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The proposal to establish a National Academy of letters in India had been under the consideration of the British Government of the country long before independence. In 1944, the Government of India accepted in principle a proposal of the Royal Asiatic Society of Bengal that a National Cultural trust should be set up to encourage cultural activities in all fields. The trust was to consist of three Academies, including the Academy of letters. After freedom, the proposal was pursued by the independent Government of India, while convened a series of conference to work out the details. Consensus emerged in favour of establishing three National Academies one of letters, another of visual arts and the third of dance, drama and music. But deference of opinion persisted whether the Government should take the initiative and establish the Academies or whether it should wait for the advent of individuals who had the necessary moral authority to establish the Academies. Abul Kalam Azad the union minister of education, was of the opinion that "if we had waited for the Academy to grow up from below, we might have had to wait till the Greek Kalends". It was felt that there was no alternative to Government taking the initiative to set up the Academies. The Government's functioning in the process was to be that of a curtain raiser. The Government would set up the Academies, but once they were establish, it would refrain from exercising any control and leave them to perform their function as autonomous institution. The Government of India decided to establish a National Academy of letters to be called Sahitya Akademi by its resolution No F-6-4/51G2(A) dated December 1952.


The Sahitya Akademi was formally inaugurated by the Government of India on 12 March 1954. The Government of India Resolution, which set forth the constitution of the Akademi, described it as a national organisation to work actively for the development of Indian letters and to set high literary standards, to foster and co-ordinate literary activities in all the Indian languages and to promote through them all the cultural unity of the country. Though set up by the Government, the Akademi functions as an autonomous organisation. It was registered as a society on 7 January 1956, under the Societies Registration Act, 1860.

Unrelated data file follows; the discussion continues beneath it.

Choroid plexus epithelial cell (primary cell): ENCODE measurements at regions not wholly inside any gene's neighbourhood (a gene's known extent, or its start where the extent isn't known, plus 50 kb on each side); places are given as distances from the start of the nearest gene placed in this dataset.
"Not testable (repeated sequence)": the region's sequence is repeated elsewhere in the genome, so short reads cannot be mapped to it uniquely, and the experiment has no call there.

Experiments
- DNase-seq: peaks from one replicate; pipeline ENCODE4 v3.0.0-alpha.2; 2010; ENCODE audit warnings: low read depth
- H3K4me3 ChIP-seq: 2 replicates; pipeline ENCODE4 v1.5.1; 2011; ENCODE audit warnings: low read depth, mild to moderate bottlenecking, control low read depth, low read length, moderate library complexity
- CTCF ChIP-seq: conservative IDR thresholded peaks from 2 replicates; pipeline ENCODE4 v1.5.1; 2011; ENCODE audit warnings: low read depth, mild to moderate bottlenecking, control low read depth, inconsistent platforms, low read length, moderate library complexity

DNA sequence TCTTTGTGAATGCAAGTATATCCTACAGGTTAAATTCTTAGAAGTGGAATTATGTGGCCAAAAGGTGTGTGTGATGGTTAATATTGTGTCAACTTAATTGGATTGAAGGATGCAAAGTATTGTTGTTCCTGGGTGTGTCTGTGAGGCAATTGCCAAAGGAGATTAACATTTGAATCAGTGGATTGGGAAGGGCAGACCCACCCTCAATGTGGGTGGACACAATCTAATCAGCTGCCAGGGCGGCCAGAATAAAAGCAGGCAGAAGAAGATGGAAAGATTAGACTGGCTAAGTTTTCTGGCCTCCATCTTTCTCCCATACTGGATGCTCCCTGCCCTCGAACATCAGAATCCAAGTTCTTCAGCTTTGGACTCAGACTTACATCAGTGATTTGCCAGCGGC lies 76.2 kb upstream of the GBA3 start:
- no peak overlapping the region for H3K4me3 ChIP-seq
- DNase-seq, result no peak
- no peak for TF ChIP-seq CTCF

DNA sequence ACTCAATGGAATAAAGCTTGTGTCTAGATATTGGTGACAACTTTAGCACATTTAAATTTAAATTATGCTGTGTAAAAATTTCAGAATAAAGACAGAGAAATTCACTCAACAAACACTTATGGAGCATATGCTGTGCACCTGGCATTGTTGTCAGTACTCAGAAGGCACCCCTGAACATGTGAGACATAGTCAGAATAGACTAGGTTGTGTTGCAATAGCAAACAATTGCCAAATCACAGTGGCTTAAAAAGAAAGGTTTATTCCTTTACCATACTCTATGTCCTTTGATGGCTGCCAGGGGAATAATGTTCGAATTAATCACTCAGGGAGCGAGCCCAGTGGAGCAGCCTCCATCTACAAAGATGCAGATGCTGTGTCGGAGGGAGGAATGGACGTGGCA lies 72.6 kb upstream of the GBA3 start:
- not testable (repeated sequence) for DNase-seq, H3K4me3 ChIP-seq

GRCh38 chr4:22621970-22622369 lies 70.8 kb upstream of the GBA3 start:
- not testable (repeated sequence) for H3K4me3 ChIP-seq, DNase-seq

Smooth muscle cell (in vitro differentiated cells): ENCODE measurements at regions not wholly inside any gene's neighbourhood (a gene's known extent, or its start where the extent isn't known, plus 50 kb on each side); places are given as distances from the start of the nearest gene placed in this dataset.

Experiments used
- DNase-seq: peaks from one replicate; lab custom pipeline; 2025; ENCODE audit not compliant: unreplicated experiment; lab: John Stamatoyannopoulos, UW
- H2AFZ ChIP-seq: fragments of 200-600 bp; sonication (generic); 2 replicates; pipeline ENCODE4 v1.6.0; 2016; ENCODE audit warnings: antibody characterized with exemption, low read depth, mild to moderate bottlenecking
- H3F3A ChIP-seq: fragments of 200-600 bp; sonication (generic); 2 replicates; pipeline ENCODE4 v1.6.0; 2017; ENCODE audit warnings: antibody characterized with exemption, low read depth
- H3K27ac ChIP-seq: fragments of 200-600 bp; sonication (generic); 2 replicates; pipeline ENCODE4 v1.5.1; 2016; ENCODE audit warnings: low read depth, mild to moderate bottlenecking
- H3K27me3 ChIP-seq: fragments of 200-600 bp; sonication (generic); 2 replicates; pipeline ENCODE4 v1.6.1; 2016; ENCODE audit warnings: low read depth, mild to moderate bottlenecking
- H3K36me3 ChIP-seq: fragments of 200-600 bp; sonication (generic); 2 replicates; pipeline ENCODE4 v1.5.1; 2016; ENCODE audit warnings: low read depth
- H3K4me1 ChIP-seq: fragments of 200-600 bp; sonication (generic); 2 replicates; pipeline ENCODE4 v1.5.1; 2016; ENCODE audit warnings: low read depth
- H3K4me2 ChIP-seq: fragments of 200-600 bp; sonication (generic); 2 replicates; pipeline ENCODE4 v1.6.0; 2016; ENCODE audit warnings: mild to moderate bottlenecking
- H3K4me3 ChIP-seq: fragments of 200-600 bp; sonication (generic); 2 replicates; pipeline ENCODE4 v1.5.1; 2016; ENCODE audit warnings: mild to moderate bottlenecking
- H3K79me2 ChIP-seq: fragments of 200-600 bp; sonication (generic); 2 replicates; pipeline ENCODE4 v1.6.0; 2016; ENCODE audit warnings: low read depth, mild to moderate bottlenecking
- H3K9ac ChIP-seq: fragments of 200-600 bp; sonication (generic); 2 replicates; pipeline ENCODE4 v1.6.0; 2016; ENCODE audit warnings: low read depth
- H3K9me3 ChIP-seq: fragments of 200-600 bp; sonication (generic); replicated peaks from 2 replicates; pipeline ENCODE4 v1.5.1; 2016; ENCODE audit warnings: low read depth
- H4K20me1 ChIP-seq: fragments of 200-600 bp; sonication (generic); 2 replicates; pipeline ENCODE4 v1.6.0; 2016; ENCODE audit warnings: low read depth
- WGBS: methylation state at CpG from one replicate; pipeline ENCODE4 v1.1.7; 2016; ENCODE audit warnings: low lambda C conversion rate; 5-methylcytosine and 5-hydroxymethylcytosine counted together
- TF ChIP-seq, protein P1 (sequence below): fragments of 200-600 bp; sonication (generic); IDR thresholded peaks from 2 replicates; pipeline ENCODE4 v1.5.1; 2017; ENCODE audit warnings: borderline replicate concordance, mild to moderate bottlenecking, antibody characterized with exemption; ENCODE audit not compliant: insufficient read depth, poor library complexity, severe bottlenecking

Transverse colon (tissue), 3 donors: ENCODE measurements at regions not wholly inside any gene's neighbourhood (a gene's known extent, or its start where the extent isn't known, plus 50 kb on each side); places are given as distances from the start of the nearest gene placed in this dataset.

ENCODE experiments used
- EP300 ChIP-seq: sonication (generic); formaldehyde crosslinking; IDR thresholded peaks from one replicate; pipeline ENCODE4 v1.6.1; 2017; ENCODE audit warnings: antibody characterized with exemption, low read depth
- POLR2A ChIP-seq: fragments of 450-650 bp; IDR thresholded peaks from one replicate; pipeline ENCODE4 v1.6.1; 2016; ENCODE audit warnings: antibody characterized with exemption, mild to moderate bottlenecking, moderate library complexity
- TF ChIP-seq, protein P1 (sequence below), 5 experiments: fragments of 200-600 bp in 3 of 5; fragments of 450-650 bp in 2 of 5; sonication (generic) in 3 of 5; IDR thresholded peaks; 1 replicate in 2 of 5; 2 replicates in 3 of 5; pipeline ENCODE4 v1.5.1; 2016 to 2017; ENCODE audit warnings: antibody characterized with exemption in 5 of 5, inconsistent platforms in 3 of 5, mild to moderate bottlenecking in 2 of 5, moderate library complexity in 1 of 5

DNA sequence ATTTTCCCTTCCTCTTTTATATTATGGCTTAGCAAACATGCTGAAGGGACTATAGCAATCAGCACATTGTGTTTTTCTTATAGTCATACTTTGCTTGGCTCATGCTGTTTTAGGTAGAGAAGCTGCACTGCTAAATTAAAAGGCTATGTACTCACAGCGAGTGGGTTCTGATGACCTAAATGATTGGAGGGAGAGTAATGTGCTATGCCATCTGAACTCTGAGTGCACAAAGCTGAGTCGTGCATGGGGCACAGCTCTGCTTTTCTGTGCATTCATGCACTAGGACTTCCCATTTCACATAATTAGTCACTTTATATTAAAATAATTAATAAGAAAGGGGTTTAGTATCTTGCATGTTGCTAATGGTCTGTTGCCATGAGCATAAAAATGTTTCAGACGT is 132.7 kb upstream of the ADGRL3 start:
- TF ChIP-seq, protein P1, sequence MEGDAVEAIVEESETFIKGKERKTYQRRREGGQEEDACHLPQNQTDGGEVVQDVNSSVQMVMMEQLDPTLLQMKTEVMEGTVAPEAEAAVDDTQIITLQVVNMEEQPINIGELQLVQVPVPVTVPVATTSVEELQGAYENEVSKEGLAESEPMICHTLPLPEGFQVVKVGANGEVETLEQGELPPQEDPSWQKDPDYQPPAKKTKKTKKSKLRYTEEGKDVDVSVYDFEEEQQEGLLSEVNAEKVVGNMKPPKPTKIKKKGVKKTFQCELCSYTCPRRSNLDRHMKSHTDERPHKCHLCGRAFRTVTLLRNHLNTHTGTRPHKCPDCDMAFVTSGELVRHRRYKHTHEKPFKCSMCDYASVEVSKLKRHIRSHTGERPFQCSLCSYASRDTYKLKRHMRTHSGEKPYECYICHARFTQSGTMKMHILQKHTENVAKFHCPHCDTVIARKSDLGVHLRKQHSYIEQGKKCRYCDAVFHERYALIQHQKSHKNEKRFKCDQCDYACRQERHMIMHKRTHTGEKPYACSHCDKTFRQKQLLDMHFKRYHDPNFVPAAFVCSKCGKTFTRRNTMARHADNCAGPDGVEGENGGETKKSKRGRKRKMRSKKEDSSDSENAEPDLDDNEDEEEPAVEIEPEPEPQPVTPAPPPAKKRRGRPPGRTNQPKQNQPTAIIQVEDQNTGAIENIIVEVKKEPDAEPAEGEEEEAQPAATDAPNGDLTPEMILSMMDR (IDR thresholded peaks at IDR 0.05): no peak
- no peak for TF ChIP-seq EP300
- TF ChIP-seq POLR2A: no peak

Sahitya Akademi, India's National Academy of Letters, is the central institution for literary dialogue, publication and promotion in the country and the only institution that undertakes literary activities in 24 Indian languages, including English. Over the 64 years of its dynamic existence, it has ceaselessly endeavored to promote good taste and healthy reading habits, to keep alive the intimate dialogue among the various linguistic and literary zones and groups through seminars, lectures, symposia, discussions, readings and performances, to increase the pace of mutual translations through workshops and individual assignments and to develop a serious literary culture through the publications of journals, monographs, individual creative works of every genre, anthologies, encyclopedias, dictionaries, bibliographies, who's who of writers and histories of literature. It has so for brought out over 6000 books, the present pace of publication being one book every 19 hours. Every year the Akademi holds at least 50 seminars at regional, national and international levels along with the workshops and literary gatherings-about 300 in number per year, under various heads like Meet the Author, Samvad, Kavisandhi, Kathasandhi, Loka: The Many Voices, People and Books, Through My Window, Mulakat, Asmita, Antaral, Avishkar, Nari Chetna, Yuva Sahiti, Bal Sahiti, Purvottari and Literary Forum meetings.